This suit was better in concept than execution. The fabric isn’t at fault – although a soft linen probably needed a better choice of patterns. It was purchased a couple years ago at a Santa Cruz, CA fabric shop just down the street from where I used to live in college. I made the trousers first, from a Papercut pattern (Nagoya pants) and made a mistake in measuring and adjusting. This resulted in the trousers being far too large around the hips and backside, and I went through numerous attempts to make them fit properly. I’m still not sure I’ve managed it. The pattern also would look better with a stiffer and heavier fabric. Despite sewing for 30+ years, it’s still very possible to make many many basic errors!
I then cast about in my patterns for a jacket that would match. This was not planned from the outset – again, a mistake. This is the classic Vogue Chanel style jacket – and again, this is probably not the right fabric or treatment for a successful make. The jacket is a bit more successful than the trousers, but I’m not thrilled with either and suspect this won’t get much wear.
It’s a disappointment, especially for someone time poor, to spend so much time making something that isn’t great, fits well and that you love. Don’t get me wrong – it’s super comfortable, and it’s not terrible – but it’s not something I see in my closet and get excited about.
Lessons that I seem to need to keep learning:
- Don’t buy fabric on spec – only buy it because it’s the right thing for a pattern you’re making
- Choose the right fabric for the pattern – and don’t just match up what fabric you have with a pattern you have and hope for the best
- Take time with the measurements and when you can see it going wrong during the make, take the time to fix it then and there!
And despite this failure, and the lessons above, the next thing I made was – you guessed it – finding some fabric and then picking from patterns I already had and hoping for the best…
It’s been a while since I’ve posted anything. My rate of creation has slowed since having kids, but that’s not the only reason. Getting things photographed when they are worn seems to be a task that I struggle with.
In any case, my lovely work colleague finally took a shot of this lavender cable and lace number, which I’ve had for 1, maybe 2 years now. I’ve worn it several times – it’s a good ‘in between seasons’ piece. But the down side is I have no memory of which pattern it’s based on. I only recall that it came from a magazine. Big help eh?
The bottom ribbing was lengthened (nothing I hate more than a too-short jumper) but otherwise, knit as written.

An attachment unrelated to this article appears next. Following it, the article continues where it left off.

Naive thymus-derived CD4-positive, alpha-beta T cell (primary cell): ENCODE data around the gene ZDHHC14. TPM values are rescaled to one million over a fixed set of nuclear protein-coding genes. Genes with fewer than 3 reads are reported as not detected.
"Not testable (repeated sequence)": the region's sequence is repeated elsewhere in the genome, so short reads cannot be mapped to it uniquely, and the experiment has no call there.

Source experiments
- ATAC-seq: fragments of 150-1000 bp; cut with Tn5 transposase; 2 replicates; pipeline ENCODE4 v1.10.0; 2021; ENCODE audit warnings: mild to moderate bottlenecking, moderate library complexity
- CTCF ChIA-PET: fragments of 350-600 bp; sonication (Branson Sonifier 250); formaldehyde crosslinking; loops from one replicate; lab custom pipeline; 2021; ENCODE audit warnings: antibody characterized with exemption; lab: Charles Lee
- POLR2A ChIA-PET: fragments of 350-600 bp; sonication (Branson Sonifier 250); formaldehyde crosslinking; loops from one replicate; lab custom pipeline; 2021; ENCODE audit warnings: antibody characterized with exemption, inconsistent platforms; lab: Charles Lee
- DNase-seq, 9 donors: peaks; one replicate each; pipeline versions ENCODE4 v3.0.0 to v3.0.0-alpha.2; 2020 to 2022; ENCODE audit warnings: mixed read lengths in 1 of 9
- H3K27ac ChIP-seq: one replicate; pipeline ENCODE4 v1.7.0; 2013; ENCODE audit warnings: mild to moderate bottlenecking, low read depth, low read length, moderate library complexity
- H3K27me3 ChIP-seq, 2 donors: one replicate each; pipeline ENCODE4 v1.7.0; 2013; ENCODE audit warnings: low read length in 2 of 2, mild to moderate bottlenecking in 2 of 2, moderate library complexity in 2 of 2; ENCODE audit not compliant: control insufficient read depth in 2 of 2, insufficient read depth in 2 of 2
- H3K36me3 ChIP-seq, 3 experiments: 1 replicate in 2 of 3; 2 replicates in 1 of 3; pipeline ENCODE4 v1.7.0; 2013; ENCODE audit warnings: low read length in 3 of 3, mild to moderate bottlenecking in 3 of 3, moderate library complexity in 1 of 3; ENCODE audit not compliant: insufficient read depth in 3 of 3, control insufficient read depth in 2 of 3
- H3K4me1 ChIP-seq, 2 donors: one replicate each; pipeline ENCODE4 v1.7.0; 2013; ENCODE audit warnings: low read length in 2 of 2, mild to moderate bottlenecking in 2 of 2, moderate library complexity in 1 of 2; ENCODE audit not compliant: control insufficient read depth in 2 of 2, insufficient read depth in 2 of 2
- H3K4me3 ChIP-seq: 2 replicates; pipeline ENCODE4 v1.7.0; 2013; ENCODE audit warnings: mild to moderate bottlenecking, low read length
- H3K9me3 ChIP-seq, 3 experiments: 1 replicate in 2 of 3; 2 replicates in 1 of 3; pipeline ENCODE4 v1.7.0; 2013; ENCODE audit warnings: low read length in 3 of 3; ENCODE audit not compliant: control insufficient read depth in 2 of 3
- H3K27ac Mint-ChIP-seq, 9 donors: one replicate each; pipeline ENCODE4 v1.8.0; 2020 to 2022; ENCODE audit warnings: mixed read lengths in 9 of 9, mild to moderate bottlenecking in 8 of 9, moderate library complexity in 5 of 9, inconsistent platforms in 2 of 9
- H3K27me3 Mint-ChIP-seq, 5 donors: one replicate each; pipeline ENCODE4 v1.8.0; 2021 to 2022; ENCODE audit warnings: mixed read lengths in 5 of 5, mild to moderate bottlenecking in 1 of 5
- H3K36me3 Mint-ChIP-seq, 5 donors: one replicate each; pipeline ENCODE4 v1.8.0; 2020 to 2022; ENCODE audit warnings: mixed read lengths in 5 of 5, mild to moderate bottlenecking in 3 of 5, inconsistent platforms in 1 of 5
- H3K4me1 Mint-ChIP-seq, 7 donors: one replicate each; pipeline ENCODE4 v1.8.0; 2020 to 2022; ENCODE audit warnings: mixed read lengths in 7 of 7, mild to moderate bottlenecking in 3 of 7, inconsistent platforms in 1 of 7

I struggle to get button down shirts that fit correctly. Getting the right bust size so you don’t have a “between button peep show”, without it looking like a tent is hard enough. Then there’s getting a shirt long enough in both the waist and the arms. So I have, over the years, attempted to sew my own shirts for a more custom fit.
The advantage of the V9029 pattern is the use of princess seams, which allows for an easier full bust adjustment. Having said that, I didn’t end up needing one as I went for a slightly fuller fit for comfort. Still, it’s nice to have that option. I lengthened the body but didn’t need to lengthen the arms.
This is a nice pattern, with just the right amount of detail to make it a good work shirt without so much detail or technique that it becomes a pain to sew. Some of the detail is lost in the pattern of the fabric, but I reckon this would look smart in a solid colour as well.
The fabric is a Liberty print, purchased for £15 per meter – so overall the shirt cost about what I would expect to pay for a standard off the rack shirt. I’ve no plans to make another just yet, but the next time I feel the need for a new work shirt, this will be at the top of the list for patterns.
Funny how you can forget things for a really long time and then, BAM! – out of the blue, a childhood memory comes back. I hadn’t thought about monkey bread for decades until I agreed to do some cooking with the Year 1 children at my daughter’s school. As I cast about for a baking recipe that would be simple enough, and interesting enough, for a bunch of 5-6 year olds, I remembered making monkey bread with my mom.
Now, in the end, I didn’t make this with the children. First of all, when I made it with my mom, we made it the easy way with pre-packaged dough. As I so often find with American recipes, the shortcuts that help just aren’t readily available here (I’m looking at you Bisquick). And secondly, let’s face it – it’s super unhealthy. So, the school children got quick and healthy-ish banana muffins. And my kids got to make full-on monkey bread with me on New Years Day*.
So, for my European readers who have no idea what monkey bread is or how to make it, check out the from-scratch version by James Martin. It’s pull apart bread, all cinnamon-sugary and sticky. <drool>